A Novel Approach

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Re: A Novel Approach

Postby Beedo Sookcool » Wed Aug 21, 2013 1:01 am

One way I've found to instantly take the joy out of reading is to make it assigned for school. The Hobbit is forever lost to me, now. (Mind you, I can't get much into these plodding stories about walking. Randall got it about right in Clerks 2).

The main problem I have with Pride and Prejudice, other than that I haven't actually read it, is that like just about all of those 19th Century female works, there was a HUGE explosion in televised versions last decade, and I could not shake a stick near the television without some costume drama featuring women mooning about the place in period dress. Like with the 1988 Batman film, I got so burnt out on all the hype, I lost any interest in the material.

Having said that, the perfect antidote to those was The Armstrong & Miller Show, and their regular sketch, The Filthy Quadrille. Can't seem to find any of the individual sketches on YouTube, but whole episodes are up, and I always laughed myself breathless on them. Definitely NSFW, though.
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Re: A Novel Approach

Postby JamesLynch » Wed Aug 21, 2013 11:11 am

Beedo Sookcool wrote:One way I've found to instantly take the joy out of reading is to make it assigned for school.

Very true. I used to be an avid reader, but when my family moved when I was in middle school, my mom signed me up for a book club at the library, and being assigned a bunch of books that I had to read that I had no interest in really killed the joy of reading for me.
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Re: A Novel Approach

Postby manekochan » Wed Aug 21, 2013 8:05 pm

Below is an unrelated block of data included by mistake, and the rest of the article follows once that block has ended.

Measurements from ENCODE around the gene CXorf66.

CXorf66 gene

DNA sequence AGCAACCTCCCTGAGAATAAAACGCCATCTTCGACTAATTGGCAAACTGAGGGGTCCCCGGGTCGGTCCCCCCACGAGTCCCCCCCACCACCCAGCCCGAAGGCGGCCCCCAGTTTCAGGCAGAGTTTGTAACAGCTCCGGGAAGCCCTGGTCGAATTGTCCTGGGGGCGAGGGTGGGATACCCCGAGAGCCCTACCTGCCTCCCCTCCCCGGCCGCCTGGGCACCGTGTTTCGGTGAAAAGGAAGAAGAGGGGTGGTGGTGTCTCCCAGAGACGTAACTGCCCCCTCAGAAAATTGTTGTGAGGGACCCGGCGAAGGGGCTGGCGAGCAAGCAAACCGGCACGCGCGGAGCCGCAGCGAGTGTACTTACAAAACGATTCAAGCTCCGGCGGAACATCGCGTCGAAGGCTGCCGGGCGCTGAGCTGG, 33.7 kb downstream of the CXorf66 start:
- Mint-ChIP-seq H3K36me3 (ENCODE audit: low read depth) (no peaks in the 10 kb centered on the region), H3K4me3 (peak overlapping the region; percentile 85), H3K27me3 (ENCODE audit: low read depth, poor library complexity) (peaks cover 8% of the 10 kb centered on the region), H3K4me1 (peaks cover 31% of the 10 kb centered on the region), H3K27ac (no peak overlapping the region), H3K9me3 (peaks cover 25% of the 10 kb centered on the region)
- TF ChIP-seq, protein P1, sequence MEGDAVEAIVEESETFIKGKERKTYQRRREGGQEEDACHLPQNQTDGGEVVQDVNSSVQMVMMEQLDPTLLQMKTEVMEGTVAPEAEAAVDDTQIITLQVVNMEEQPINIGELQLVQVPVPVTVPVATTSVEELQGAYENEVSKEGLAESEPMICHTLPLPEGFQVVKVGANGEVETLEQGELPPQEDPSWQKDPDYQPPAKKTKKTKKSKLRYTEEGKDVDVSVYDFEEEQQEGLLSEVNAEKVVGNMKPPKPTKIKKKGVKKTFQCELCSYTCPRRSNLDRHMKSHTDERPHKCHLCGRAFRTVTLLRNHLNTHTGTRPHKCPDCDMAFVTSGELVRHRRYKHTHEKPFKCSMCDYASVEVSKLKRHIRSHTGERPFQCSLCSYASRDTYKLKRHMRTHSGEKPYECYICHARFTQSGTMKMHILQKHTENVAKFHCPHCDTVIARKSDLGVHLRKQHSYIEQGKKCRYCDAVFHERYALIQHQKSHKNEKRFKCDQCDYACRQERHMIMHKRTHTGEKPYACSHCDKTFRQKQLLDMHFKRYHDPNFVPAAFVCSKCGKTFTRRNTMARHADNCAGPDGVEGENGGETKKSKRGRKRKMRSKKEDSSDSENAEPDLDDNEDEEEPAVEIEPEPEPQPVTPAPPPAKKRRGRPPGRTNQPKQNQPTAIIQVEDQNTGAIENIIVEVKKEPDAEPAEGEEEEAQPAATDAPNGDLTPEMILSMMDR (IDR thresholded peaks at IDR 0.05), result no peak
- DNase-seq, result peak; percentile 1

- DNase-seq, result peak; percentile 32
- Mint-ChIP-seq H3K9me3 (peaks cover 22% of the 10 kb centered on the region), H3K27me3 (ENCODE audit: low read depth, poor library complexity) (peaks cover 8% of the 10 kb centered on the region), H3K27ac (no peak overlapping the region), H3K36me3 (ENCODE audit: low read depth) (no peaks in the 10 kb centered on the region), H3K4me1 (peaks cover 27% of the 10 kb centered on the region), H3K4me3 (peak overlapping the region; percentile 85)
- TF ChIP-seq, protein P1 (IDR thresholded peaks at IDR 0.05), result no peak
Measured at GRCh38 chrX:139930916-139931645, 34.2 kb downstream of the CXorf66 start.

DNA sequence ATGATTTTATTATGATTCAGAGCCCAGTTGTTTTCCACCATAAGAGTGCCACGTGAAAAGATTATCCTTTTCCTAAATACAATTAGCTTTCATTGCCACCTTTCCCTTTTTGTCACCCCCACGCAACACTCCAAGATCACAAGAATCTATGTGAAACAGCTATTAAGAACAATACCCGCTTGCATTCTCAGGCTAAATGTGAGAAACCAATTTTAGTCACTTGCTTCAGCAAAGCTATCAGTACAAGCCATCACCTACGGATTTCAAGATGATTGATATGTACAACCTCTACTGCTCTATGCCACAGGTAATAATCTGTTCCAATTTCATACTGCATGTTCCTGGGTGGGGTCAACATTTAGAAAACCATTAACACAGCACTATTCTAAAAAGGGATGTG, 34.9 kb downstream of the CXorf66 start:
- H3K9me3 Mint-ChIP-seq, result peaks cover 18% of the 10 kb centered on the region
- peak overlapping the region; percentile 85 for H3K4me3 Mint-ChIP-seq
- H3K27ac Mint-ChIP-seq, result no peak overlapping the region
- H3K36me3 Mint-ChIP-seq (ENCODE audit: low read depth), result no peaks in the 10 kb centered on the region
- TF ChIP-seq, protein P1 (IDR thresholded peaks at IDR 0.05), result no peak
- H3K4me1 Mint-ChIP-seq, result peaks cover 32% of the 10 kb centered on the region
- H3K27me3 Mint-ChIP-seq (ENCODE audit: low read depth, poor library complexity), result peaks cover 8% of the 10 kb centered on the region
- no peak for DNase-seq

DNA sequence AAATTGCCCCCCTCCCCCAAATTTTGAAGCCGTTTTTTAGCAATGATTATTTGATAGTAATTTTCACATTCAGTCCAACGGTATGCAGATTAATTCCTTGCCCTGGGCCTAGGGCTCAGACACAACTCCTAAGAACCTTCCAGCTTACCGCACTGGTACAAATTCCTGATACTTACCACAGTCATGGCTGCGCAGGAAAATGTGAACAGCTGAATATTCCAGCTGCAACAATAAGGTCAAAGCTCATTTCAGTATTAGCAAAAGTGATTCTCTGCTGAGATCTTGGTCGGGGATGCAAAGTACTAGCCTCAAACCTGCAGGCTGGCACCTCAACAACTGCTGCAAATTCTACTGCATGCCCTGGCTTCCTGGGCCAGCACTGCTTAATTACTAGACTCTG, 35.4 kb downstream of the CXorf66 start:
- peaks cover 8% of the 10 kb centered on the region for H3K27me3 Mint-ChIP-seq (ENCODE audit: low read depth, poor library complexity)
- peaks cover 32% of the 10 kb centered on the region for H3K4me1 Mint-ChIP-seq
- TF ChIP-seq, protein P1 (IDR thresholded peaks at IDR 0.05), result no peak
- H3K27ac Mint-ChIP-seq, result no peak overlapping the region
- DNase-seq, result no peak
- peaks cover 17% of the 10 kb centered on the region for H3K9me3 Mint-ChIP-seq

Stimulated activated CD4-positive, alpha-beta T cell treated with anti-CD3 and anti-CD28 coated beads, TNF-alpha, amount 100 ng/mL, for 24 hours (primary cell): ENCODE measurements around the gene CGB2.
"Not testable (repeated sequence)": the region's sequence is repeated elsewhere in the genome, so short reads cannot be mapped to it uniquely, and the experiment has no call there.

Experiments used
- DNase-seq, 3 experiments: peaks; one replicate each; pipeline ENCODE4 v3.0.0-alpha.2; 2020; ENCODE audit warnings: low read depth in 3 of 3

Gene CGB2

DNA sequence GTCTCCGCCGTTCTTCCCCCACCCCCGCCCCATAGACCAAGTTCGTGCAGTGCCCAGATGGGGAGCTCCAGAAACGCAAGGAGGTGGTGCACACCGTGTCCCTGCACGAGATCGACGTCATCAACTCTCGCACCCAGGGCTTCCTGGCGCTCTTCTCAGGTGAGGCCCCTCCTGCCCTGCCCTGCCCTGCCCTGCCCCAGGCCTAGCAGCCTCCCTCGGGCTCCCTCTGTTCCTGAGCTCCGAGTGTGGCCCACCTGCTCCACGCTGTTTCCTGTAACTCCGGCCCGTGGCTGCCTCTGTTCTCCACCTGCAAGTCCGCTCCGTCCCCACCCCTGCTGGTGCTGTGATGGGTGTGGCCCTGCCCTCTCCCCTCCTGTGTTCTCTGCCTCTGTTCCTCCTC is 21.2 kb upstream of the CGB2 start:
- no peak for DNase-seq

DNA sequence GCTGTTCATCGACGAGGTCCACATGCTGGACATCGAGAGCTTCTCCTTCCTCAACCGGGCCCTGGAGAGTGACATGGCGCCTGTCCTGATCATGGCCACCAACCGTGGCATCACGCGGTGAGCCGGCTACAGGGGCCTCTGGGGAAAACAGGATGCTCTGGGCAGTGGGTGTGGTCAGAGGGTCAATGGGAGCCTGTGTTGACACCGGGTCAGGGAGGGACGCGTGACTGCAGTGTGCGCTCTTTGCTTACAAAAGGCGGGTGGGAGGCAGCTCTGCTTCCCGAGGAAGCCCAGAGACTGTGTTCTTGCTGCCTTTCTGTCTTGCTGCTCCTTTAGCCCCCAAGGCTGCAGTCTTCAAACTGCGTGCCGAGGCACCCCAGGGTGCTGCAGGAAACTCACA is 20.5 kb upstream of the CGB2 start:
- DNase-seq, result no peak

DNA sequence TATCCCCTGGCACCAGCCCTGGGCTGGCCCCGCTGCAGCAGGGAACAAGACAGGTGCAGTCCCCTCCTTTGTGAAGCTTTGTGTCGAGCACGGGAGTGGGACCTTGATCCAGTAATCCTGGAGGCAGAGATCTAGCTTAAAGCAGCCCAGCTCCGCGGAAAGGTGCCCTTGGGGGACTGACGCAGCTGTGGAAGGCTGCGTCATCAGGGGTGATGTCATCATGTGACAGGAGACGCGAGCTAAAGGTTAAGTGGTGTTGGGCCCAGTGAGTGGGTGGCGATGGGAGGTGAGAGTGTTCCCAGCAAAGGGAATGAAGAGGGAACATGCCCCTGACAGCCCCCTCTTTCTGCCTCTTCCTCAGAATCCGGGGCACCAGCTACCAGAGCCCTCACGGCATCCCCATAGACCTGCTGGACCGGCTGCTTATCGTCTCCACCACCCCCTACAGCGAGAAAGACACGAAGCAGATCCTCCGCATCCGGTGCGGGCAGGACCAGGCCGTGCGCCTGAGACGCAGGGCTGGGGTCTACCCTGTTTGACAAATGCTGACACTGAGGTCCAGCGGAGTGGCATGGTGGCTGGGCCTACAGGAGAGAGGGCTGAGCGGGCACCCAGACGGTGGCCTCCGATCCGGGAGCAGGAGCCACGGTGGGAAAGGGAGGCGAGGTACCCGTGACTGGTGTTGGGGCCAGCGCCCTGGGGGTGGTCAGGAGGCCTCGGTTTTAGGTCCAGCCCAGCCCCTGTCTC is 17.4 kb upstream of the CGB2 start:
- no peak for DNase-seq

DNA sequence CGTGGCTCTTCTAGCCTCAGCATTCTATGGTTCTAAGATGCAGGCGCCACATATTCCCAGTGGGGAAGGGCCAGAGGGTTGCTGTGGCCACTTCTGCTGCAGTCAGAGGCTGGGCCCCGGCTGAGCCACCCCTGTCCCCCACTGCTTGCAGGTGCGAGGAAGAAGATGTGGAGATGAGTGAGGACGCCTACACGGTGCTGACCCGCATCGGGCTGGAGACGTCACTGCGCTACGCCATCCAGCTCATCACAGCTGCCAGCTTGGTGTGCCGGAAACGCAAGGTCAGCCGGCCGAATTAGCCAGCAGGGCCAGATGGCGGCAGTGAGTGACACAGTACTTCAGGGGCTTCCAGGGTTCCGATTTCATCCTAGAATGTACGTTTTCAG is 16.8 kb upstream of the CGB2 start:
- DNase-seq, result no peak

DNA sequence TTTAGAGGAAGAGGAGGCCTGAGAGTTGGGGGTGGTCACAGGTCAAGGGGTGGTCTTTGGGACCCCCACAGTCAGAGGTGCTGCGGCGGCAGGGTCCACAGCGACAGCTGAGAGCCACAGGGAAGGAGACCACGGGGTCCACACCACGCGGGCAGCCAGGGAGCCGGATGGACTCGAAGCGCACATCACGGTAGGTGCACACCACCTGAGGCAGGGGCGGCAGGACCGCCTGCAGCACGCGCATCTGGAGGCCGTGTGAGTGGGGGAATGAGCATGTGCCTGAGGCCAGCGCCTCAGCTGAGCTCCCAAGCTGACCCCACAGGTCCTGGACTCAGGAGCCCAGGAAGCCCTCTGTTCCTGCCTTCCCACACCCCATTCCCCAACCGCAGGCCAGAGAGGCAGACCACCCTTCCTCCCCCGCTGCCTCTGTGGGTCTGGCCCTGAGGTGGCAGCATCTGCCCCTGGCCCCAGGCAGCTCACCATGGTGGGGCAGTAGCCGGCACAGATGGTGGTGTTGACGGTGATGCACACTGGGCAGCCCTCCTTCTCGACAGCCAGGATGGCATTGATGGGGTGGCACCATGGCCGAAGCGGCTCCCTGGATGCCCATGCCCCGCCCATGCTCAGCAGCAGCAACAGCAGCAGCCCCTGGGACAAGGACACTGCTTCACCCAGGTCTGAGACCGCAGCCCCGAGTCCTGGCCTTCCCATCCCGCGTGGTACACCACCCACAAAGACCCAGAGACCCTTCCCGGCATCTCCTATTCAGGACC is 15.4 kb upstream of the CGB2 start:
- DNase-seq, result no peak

I read all the stuff they assigned but would get ahead of the class because they would only assign us a few chapters a day and I would just read the whole book. My teacher used to get annoyed with me. I would do it with my coursebook, too, though, not just books we were reading. In High School, I don't think I read any books that I didn't like but I was in the Honor's Class and they pretty much let us pick what we wanted to read (as a class). One semester we chose all Michael Crighton.
Most of the classics I read were by choice. I would pick stuff that a movie got me interested in and then I'd read the book that it was based on and then I'd move on to other works by the same author. I read a lot as a kid, though. We would go to the library a lot because we were poor. :p
Brock: Honestly, Hank, where do you pick that stuff up? I never see you read!
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Re: A Novel Approach

Postby Beedo Sookcool » Thu Aug 22, 2013 2:49 am

The thing is, I absolutely adore reading, and have done since I was very young.

If I had to choose some of my favourite books, I'd go with those by Robert J. Sawyer, Dave Barry, Bill Bryson, and the Republic / Imperial Commando novels by Karen Traviss, off the top of my head. But I have to get ready for work, now, so I'm rushed. Could probably rattle on for a good hour or so, but I ain't got the time . . . .
". . . cross me, and you'll soon discover that beneath this playful, boyish exterior beats the heart of a ruthless, sadistic maniac."
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Re: A Novel Approach

Postby manekochan » Thu Aug 22, 2013 10:58 am

I love me some Terry Pratchett, Neil Gaiman, Jane Austen, Dianna Wynne Jones. I also like Kim Harrison, though it's less now. I just recently discovered Edith Nesbitt on one of those free sites for public domain stuff. I thought the title looked interesting and I wondered if she was the Nesbitt that characters on tv are sometimes named for. I still don't know about that but she turned out to be this great fantasy writer from the early 1900s. I'm really enjoying her stuff and it's all public domain.
Brock: Honestly, Hank, where do you pick that stuff up? I never see you read!
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Re: A Novel Approach

Postby Beedo Sookcool » Thu Aug 22, 2013 4:10 pm

manekochan wrote:I love me some Terry Pratchett, Neil Gaiman . . . .

So I take it you've read their collaborative work, Good Omens, then? I like going through the Neverwhere graphic novel and seeing what homages I can pick out.

I'm also fond of Douglas Adams, Spider Robinson's "Callahan" books, R. L. Aspirin (mostly the "Phule" books, but also The Bug Wars), any of the Red Dwarf books, and Carl Hiaasen, progenitor of the Seedy, Insane Floridian Comedy Crime Thriller genre. I also get a huge kick out of the Jetlag Travel Series books. And the mention in the Gaiman section gets me to thinking: also Alan Moore.
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